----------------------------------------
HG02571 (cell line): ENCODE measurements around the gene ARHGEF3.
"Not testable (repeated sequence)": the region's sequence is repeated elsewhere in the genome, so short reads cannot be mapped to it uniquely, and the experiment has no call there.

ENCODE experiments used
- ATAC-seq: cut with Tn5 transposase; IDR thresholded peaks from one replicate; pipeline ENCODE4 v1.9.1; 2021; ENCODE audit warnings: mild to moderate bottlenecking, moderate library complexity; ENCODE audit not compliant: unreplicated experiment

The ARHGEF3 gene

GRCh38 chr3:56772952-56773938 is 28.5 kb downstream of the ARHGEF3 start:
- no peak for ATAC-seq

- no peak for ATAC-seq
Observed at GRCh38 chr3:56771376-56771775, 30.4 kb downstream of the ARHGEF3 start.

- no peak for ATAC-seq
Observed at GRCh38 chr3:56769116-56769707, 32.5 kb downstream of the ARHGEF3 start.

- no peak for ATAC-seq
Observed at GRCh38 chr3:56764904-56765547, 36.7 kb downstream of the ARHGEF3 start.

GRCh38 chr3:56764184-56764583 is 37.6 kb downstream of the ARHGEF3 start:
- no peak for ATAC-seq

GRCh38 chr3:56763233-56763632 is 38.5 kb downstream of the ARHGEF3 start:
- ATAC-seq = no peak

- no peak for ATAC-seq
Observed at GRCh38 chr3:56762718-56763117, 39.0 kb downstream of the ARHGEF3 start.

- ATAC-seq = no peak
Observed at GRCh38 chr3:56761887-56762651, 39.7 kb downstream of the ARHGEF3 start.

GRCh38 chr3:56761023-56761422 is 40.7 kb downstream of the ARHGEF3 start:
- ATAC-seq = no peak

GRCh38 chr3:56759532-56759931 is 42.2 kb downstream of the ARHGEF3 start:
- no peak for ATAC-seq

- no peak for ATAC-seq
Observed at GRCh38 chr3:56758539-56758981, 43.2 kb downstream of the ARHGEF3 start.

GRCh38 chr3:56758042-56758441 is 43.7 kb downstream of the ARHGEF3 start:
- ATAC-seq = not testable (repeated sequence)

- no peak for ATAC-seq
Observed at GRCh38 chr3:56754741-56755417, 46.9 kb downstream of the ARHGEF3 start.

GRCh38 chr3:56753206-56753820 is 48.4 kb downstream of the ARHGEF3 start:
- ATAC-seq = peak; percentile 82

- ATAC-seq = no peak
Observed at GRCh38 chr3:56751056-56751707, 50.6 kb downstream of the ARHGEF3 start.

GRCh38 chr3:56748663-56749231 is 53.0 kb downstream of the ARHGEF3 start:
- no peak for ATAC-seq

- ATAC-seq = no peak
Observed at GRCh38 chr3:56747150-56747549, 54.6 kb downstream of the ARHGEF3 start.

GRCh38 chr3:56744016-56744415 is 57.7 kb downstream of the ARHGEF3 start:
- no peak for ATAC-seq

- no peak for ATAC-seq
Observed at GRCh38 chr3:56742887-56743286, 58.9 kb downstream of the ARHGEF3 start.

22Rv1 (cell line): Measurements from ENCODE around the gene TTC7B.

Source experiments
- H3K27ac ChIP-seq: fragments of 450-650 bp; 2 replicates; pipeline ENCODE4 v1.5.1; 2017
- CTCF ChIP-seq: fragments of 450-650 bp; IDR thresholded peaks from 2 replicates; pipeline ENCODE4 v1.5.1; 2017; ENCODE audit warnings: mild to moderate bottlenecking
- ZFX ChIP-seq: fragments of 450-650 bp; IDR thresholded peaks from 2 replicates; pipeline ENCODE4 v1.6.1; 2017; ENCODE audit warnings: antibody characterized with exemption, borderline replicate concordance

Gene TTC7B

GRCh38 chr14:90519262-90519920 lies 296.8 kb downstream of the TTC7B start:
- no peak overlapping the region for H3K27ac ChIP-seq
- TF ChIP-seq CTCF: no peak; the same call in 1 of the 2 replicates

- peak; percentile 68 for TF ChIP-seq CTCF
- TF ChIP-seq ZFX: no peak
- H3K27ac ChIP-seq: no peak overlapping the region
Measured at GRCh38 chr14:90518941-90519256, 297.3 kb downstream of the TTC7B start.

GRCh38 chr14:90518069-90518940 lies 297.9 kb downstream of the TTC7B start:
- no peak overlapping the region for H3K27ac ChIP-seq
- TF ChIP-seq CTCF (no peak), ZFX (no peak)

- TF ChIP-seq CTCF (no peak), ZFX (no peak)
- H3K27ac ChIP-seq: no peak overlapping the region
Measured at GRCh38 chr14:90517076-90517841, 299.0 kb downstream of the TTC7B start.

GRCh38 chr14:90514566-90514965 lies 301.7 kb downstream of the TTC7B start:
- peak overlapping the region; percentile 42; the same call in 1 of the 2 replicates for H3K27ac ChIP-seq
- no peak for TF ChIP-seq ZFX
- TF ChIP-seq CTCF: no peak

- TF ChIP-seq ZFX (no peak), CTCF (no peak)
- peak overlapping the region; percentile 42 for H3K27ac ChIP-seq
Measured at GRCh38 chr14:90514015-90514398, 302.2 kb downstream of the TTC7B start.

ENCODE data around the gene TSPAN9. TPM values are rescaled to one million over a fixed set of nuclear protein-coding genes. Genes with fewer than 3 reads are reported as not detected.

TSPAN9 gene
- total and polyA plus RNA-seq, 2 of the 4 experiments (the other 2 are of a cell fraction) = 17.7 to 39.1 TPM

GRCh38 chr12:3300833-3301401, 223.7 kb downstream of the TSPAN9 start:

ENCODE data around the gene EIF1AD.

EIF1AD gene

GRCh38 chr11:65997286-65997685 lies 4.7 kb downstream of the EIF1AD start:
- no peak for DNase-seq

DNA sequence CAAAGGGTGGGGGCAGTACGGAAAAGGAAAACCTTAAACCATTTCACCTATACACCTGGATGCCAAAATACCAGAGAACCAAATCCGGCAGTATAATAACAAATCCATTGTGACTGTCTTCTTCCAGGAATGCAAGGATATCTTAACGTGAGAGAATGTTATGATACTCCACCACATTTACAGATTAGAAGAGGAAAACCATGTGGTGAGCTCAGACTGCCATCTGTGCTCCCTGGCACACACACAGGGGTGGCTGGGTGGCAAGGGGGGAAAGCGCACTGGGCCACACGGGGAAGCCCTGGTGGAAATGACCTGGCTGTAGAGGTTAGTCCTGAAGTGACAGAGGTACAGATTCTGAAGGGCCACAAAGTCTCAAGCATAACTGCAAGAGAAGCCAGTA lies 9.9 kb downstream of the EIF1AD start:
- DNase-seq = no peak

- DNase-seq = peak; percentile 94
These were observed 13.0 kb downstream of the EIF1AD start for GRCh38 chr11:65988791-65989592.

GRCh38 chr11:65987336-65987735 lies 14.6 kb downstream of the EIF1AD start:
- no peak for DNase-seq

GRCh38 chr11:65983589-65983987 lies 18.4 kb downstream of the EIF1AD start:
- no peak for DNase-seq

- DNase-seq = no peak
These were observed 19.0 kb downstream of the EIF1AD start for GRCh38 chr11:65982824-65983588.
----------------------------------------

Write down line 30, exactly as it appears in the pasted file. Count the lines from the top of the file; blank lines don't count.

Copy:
- no peak for ATAC-seq